Prudence is a virtue, for consumers and governments

My paternal grandparents lived with thrift as their constant companion and spent little more than necessary, splurging only on others.

Every spring, my grandmother would can a plethora of fruits and vegetables from her Okanagan garden. In anticipation, she saved every plastic bag for use in canning. As a kid, I thought it odd behaviour. But, of course, I had no knowledge then of the shortages she, her siblings and parents endured in the Soviet Union in the 1920s before they emigrated to Canada.

More generally, beyond their initial mortgage, I don’t think my grandparents ever bought anything on credit. They would have been surprised by the recent tendency to borrow money against one’s home equity to finance renovations or vacations. They and much of their generation aimed to pay their mortgage off as soon as possible and to stay out of unnecessary debt.

I note the personal memories because the news that federal Finance Minister Jim Flaherty has again modified the government guarantees as applied to mortgage insurance is a response to how consumers have taken on ever-more debt.

To wit, the Bank of Canada noted that, while consumer and mortgage debt have both risen over the past 30 years, the increase in the debt-to-income ratio before the mid-1990s was mostly driven by higher residential mortgages. However, the Bank writes that since then, “Consumer credit has also been a contributing factor.”

In other words, people once took on more obligations because of their home; more recently, extra debt results from not wanting to defer gratification. More people apparently now also borrow for consumption (think automobiles and vacations).

It might be argued that such borrowing is a response to low interest rates, which is surely true. But that’s not necessarily the same as a rational or prudent response to a tempting opportunity.

Still, if individual Canadians have binged on debt, they’re only doing what governments have done for decades.

Since 1947 (as far back as comparable department of Finance data goes), the federal government has run a red ink budget in 45 of the past 65 years – two out of every three postwar years on average. In the provinces, a comparison is unavailable before the mid-1980s, but in the past 26 years, they have (collectively) run a deficit in 19 of those years, or in about four out of every five years.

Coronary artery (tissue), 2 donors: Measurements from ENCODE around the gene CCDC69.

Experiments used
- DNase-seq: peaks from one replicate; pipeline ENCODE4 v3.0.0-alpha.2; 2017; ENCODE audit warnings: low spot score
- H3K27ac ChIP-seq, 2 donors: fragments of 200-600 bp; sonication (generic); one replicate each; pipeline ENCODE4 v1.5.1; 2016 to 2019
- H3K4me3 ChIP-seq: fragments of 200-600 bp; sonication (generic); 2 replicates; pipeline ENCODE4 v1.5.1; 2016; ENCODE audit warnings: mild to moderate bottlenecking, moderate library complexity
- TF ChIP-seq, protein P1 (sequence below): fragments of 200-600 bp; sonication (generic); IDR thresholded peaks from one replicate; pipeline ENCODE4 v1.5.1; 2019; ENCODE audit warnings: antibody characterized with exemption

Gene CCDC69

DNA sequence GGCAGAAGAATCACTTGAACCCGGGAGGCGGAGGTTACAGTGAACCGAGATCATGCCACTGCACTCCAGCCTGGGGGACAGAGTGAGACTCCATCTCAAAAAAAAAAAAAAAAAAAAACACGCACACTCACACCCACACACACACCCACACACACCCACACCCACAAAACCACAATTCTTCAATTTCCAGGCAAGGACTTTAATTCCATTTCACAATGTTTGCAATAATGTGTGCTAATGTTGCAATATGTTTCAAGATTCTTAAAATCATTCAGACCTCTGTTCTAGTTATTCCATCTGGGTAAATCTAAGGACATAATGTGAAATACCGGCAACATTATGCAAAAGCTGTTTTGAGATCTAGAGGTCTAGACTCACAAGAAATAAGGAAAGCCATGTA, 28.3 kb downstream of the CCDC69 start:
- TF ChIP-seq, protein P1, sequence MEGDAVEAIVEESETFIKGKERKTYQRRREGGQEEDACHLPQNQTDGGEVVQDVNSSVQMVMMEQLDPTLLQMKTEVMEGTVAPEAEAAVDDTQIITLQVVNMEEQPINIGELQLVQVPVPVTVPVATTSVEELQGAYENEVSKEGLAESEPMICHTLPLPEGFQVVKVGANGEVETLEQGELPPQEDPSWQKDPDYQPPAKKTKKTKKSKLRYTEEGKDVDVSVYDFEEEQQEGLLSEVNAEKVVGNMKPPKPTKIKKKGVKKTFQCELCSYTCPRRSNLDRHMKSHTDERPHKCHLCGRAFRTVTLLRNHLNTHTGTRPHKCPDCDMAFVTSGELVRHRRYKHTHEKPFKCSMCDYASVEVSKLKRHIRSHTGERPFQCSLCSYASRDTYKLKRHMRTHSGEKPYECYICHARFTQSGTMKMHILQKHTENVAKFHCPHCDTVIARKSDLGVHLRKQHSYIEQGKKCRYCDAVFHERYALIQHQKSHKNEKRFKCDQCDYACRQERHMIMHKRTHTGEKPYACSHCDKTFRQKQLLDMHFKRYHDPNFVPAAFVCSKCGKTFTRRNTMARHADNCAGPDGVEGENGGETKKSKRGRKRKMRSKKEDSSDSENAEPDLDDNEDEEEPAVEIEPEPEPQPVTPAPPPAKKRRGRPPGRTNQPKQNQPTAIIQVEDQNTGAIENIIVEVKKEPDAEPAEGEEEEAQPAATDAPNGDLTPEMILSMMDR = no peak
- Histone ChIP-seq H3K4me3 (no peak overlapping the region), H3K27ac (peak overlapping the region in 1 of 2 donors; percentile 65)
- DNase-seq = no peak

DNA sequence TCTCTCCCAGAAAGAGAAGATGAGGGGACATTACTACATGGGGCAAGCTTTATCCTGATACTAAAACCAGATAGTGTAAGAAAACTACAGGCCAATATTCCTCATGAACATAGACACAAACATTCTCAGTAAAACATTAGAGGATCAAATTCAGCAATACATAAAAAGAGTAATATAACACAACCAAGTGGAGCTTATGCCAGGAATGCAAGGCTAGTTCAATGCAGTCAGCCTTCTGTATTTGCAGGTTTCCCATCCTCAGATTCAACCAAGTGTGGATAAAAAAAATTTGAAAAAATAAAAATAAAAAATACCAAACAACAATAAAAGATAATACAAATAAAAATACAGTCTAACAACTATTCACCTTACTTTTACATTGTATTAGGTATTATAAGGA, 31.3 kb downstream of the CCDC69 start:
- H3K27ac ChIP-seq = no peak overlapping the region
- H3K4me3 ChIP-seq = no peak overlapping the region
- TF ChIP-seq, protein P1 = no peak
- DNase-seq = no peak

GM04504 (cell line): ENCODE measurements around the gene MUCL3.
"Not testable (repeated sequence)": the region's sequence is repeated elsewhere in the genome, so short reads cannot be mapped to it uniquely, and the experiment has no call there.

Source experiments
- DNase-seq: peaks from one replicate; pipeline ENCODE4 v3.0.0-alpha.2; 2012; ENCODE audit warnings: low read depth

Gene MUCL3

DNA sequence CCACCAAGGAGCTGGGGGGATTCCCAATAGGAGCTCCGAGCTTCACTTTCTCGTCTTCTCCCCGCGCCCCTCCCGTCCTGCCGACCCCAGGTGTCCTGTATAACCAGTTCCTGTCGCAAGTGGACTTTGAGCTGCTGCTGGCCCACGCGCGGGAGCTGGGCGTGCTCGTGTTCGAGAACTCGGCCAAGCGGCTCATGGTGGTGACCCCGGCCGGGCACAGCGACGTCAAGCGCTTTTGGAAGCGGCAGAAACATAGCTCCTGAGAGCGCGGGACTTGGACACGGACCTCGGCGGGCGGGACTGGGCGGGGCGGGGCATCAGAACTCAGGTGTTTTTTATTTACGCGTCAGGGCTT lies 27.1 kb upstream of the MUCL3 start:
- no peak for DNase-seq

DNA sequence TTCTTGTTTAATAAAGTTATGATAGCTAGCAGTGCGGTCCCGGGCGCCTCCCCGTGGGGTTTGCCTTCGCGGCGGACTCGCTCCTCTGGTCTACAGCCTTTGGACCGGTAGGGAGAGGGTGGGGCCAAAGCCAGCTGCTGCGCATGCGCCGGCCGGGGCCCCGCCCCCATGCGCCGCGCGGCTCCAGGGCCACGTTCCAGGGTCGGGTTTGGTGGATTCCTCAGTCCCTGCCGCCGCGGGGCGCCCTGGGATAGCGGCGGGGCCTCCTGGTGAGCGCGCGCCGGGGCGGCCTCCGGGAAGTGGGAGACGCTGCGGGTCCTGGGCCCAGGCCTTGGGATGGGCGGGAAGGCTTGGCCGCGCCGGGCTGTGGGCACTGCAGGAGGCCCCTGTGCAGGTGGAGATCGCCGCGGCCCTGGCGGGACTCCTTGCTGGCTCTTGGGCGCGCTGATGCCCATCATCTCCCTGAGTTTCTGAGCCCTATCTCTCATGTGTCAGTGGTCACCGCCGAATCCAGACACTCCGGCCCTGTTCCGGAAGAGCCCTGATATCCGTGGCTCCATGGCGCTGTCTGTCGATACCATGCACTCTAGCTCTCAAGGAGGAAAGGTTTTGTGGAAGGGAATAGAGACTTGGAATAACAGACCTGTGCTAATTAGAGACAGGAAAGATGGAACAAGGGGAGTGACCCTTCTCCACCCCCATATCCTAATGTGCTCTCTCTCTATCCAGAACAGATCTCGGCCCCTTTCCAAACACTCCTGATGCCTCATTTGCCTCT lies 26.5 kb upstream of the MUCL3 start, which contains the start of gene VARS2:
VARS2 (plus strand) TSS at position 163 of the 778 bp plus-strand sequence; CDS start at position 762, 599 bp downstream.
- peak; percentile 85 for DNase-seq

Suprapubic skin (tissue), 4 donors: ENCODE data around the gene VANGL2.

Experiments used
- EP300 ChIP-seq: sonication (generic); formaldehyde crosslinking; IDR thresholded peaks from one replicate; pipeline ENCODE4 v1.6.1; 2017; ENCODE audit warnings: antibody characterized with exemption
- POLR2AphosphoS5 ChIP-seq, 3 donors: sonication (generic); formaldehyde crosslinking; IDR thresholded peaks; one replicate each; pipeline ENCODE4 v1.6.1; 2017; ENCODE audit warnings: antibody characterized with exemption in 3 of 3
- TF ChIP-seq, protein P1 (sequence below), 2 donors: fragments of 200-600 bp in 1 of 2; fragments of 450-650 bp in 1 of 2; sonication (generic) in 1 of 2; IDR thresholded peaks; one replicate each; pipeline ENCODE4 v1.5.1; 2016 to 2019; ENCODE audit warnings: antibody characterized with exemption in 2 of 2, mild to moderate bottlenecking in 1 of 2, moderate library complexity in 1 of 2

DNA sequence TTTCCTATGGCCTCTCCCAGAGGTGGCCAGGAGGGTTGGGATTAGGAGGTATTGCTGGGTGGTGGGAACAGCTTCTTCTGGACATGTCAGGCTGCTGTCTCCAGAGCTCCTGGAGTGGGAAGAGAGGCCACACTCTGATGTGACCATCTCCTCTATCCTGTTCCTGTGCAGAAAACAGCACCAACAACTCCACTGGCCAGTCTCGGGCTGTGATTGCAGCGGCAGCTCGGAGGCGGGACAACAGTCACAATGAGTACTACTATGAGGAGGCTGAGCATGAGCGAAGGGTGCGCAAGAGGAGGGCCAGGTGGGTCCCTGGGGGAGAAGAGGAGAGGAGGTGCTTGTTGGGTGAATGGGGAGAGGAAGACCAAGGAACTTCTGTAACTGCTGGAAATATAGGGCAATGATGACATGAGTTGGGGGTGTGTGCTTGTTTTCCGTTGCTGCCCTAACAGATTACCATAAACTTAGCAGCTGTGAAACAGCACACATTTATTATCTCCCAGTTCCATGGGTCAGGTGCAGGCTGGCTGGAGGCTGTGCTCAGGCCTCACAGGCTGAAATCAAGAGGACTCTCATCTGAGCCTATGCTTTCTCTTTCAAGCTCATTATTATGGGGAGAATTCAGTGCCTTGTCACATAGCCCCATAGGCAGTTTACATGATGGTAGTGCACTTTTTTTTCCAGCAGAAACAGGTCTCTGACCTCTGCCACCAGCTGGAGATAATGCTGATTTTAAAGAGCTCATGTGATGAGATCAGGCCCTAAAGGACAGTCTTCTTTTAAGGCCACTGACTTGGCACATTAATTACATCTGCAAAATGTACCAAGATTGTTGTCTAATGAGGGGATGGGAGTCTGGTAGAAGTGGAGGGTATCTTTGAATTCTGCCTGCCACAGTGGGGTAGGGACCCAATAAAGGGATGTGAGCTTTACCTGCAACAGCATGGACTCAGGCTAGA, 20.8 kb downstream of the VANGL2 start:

Most of the red ink can’t be blamed on economic downturns. Since the Second World War, Canada has experienced eight recessions. Most lasted less than a year. Nor can the tide of recurring red ink be blamed on a lack of tax revenue. Federally, for example, red ink budgets were the norm even when taxes were historically high as a percentage of the economy in the 1970s and 1980s.

Some debt, personal or public, is defensible. In most (but not all) years and depending where you live, mortgage debt is a reasonable and preferred alternative to renting for one’s entire life.

On the public side, wars and recessions will mean the public treasury is hit with a decrease in revenues just as expenses (think unemployment insurance) rise. That can’t be reversed overnight. But nor should it take five, seven or 10 years to get to a balanced budget.

There’s an inevitable consequence to chronic government deficits: ever-higher interest costs on the debt that siphon tax dollars away from other uses.

As well, chronic red ink borrows from future generations who will need a robust economy and who will also inevitably spend some of their money on taxes for government services. In worst-case scenarios, debt crowds out everything else and you get Greece, where the government is even delaying paying pharmacists because it’s broke.

Collectively, the provinces spend $22.5 billion on interest to service provincial debts. The federal government spends $31 billion annually on debt interest, or about one-quarter of what Ottawa collects in personal income taxes.

There are better uses for money than making interest payments.

Mark Milke is a senior fellow with the Fraser Institute

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